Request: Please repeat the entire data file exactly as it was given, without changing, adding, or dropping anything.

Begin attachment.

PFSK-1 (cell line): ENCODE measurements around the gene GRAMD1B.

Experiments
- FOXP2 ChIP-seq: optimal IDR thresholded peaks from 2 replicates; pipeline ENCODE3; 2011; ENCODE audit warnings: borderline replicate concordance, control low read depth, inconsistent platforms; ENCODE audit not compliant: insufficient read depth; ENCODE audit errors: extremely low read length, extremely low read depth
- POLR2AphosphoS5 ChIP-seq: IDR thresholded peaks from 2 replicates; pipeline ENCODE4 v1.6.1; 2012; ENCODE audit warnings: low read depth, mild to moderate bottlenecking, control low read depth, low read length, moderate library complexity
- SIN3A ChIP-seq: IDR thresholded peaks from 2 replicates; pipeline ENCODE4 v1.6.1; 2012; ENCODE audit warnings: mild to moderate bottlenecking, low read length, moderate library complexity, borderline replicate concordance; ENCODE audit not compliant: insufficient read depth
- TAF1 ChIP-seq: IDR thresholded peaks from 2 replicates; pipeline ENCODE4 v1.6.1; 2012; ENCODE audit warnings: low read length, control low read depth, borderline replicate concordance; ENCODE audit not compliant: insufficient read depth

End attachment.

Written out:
PFSK-1 (cell line): ENCODE measurements around the gene GRAMD1B.

Experiments
- FOXP2 ChIP-seq: optimal IDR thresholded peaks from 2 replicates; pipeline ENCODE3; 2011; ENCODE audit warnings: borderline replicate concordance, control low read depth, inconsistent platforms; ENCODE audit not compliant: insufficient read depth; ENCODE audit errors: extremely low read length, extremely low read depth
- POLR2AphosphoS5 ChIP-seq: IDR thresholded peaks from 2 replicates; pipeline ENCODE4 v1.6.1; 2012; ENCODE audit warnings: low read depth, mild to moderate bottlenecking, control low read depth, low read length, moderate library complexity
- SIN3A ChIP-seq: IDR thresholded peaks from 2 replicates; pipeline ENCODE4 v1.6.1; 2012; ENCODE audit warnings: mild to moderate bottlenecking, low read length, moderate library complexity, borderline replicate concordance; ENCODE audit not compliant: insufficient read depth
- TAF1 ChIP-seq: IDR thresholded peaks from 2 replicates; pipeline ENCODE4 v1.6.1; 2012; ENCODE audit warnings: low read length, control low read depth, borderline replicate concordance; ENCODE audit not compliant: insufficient read depth